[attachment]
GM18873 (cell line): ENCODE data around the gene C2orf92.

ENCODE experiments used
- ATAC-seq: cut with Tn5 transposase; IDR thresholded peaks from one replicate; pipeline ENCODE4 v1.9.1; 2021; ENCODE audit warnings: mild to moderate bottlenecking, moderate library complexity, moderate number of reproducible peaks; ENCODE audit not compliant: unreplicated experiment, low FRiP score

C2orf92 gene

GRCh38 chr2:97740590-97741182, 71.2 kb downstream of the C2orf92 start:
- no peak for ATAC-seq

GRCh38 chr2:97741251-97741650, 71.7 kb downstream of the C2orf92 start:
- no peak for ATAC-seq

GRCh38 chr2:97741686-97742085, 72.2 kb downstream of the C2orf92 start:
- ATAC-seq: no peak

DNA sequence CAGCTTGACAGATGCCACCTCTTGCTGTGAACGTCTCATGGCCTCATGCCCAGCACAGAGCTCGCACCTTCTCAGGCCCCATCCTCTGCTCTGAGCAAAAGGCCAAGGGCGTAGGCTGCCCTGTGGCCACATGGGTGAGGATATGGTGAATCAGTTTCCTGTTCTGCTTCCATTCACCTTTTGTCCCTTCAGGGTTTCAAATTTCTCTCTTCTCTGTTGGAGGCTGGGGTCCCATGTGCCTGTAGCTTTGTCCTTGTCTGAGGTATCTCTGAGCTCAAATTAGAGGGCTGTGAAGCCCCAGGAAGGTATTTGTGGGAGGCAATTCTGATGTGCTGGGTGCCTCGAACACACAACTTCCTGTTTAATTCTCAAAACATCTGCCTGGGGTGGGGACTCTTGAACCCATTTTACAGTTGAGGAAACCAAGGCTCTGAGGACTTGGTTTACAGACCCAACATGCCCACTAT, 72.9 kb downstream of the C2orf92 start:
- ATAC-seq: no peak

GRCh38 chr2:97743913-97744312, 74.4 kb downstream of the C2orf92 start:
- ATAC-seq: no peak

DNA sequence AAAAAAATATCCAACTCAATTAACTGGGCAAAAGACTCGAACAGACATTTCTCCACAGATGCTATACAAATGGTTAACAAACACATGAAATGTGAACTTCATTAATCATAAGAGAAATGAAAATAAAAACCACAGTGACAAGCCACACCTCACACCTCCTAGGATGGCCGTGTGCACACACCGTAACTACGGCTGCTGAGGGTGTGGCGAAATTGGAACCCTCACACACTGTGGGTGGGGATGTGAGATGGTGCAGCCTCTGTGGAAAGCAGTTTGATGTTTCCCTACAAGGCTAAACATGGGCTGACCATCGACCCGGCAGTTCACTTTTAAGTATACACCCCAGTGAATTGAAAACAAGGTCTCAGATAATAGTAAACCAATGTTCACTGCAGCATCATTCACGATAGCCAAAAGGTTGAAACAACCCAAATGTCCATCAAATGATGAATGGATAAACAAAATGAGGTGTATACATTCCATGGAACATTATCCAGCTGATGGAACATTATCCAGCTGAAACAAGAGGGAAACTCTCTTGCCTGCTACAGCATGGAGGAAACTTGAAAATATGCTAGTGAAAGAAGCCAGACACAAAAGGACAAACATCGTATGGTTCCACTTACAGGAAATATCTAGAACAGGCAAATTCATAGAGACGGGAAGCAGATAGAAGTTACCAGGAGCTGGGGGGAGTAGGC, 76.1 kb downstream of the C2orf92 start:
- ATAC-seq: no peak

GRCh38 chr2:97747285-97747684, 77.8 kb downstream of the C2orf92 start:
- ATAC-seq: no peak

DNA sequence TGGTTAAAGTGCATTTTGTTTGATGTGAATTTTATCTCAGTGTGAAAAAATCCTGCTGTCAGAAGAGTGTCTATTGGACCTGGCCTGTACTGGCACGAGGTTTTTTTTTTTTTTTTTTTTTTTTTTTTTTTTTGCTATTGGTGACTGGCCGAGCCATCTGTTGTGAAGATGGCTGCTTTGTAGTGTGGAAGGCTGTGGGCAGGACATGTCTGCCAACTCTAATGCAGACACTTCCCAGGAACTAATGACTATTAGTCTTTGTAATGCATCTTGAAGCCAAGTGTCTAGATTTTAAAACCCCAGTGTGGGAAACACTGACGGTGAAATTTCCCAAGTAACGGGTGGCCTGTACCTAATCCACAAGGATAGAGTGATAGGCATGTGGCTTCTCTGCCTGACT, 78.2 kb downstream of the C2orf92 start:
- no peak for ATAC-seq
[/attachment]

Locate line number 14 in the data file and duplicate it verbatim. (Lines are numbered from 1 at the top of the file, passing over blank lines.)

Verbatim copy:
- ATAC-seq: no peak